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Madison is a charming and dynamic town in which geological, historical, and modern times blend.
The town's most prominent natural feature is the Madison Boulder, left behind by a melting glacier. At 37 feet long and 4660 tons, the boulder is one of the largest freestanding rocks in the world.
Eaton was founded as part of a land grant from King George III in 1776. In 1852 Madison split from Eaton, and was renamed in honor of President James Madison.
In its early years, farming and lumbering were the town's main enterprises, and lumbering still continues to be a major industry, In 1826, the Madison Lead Mine, on site of Goodwin Town Forrest, was discovered, and for many years yielded zinc, lead, silver and iron ores.
"Madison Corners" prospered because it was on a major stagecoach route connecting Boston and other seacoast towns with the White Mountains. Then, in 1875, a railroad was completed along the shores of Silver Lake, and many new businesses were opened in that area to accommodate the growing tourist trade. Tourism is still a prominent part of Madison's economy with a resort, ski area, several inns and bed & breakfasts.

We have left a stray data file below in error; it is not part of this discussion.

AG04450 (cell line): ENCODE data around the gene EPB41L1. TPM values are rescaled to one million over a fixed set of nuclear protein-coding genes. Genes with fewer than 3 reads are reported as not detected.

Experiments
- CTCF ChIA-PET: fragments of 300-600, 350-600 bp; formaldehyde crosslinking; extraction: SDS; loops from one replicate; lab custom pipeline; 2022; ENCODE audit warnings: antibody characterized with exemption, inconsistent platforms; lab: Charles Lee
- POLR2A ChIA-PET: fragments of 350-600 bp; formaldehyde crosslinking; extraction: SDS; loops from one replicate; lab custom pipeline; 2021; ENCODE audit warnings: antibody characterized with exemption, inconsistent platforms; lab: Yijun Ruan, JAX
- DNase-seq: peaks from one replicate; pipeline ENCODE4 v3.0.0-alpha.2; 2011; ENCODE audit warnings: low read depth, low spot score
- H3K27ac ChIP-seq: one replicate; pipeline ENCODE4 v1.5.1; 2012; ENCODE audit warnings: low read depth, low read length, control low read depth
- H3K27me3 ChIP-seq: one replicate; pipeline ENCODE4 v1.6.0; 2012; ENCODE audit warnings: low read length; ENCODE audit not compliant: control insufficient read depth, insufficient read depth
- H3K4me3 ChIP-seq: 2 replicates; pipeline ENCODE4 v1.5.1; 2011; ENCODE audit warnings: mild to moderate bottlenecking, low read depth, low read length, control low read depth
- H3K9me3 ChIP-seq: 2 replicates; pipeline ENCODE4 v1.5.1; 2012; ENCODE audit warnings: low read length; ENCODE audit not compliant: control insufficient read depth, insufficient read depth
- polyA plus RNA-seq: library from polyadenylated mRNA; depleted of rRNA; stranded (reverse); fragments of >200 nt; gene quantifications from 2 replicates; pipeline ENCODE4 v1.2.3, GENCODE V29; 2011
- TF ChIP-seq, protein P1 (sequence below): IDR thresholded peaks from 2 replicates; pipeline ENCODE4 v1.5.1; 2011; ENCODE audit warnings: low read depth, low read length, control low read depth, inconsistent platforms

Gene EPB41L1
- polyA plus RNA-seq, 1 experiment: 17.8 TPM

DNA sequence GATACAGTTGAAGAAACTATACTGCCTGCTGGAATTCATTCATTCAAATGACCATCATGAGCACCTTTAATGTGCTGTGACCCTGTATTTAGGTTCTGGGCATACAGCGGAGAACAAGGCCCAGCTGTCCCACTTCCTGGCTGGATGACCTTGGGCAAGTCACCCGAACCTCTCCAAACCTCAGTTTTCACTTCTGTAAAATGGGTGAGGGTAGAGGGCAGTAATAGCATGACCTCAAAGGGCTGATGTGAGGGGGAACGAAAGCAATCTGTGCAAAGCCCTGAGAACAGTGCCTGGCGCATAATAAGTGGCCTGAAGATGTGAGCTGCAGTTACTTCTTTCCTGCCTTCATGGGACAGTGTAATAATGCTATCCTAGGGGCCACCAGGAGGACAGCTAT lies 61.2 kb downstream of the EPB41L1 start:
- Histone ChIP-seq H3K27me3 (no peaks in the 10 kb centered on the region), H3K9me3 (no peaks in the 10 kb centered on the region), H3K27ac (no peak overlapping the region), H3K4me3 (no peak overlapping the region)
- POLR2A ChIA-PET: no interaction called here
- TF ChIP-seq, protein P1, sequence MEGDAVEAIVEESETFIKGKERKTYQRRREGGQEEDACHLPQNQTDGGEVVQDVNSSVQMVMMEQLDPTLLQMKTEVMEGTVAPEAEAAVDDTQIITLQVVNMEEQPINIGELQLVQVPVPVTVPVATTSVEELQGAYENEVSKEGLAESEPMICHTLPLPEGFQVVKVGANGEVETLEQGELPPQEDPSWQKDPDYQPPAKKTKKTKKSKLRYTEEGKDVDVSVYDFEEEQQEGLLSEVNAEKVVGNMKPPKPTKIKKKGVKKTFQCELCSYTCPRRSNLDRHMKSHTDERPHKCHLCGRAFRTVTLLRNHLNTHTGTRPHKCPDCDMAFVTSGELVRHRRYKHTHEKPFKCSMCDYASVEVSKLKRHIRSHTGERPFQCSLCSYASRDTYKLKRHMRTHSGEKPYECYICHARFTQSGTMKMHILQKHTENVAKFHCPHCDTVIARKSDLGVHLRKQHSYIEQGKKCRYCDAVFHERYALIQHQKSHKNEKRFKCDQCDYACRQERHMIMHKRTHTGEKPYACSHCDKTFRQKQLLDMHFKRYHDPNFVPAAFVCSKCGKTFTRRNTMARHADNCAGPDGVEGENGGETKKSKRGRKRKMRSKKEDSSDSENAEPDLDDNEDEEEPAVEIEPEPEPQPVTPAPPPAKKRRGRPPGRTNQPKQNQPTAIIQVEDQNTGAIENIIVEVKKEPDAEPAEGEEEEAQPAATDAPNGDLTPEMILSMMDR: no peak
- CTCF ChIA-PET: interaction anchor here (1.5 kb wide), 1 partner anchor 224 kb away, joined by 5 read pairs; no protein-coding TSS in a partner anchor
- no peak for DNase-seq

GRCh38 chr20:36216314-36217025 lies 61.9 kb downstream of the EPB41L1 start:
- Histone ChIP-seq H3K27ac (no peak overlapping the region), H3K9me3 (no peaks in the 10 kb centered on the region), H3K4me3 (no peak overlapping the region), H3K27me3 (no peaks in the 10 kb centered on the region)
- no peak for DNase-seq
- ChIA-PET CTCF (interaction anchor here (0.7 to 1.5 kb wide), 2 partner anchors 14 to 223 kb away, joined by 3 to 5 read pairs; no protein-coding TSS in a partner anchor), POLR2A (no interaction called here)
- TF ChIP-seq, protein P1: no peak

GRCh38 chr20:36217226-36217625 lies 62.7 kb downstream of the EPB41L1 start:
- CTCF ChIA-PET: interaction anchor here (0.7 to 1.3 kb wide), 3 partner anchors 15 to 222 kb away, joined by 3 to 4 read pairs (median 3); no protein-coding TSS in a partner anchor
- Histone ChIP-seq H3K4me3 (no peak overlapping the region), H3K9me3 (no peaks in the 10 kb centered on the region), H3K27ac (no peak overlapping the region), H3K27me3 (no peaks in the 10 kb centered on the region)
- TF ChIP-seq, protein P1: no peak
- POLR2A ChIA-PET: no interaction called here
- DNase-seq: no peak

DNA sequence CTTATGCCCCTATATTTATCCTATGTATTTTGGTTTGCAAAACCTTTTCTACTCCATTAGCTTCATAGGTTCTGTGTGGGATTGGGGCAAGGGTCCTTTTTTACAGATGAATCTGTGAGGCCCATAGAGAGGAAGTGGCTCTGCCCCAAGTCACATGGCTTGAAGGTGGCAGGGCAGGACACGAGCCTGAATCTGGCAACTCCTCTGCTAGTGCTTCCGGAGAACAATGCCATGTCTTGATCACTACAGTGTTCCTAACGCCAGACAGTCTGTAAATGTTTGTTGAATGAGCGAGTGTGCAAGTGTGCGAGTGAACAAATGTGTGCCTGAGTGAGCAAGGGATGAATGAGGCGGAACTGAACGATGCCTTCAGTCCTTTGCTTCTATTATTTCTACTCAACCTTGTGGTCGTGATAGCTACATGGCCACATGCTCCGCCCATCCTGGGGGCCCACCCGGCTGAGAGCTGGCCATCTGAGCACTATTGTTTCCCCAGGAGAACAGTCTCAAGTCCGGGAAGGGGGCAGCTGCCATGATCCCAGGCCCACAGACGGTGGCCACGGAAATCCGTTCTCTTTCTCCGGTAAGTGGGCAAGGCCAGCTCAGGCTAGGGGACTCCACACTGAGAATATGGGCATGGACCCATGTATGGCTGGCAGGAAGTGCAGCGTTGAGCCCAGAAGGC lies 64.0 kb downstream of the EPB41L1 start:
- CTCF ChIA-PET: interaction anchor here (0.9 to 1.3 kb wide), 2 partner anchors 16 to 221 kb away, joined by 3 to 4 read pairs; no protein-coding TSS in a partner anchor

The town has three selectmen and a town meeting system of government. Recently, residents joined together in large scale volunteer efforts to build a playground for the elementary school. Madison's annual Old Home Week is the first full week in August, beginning on Saturday, and draws many former citizens "back home" for this week-long celebration of small town life.
Light industry ranging from a traditional blacksmith shop to space-age technology is scattered throughout the town.
PO Box 323, Center Ossipee, NH 03814
Toll Free 1-(866)-683-6295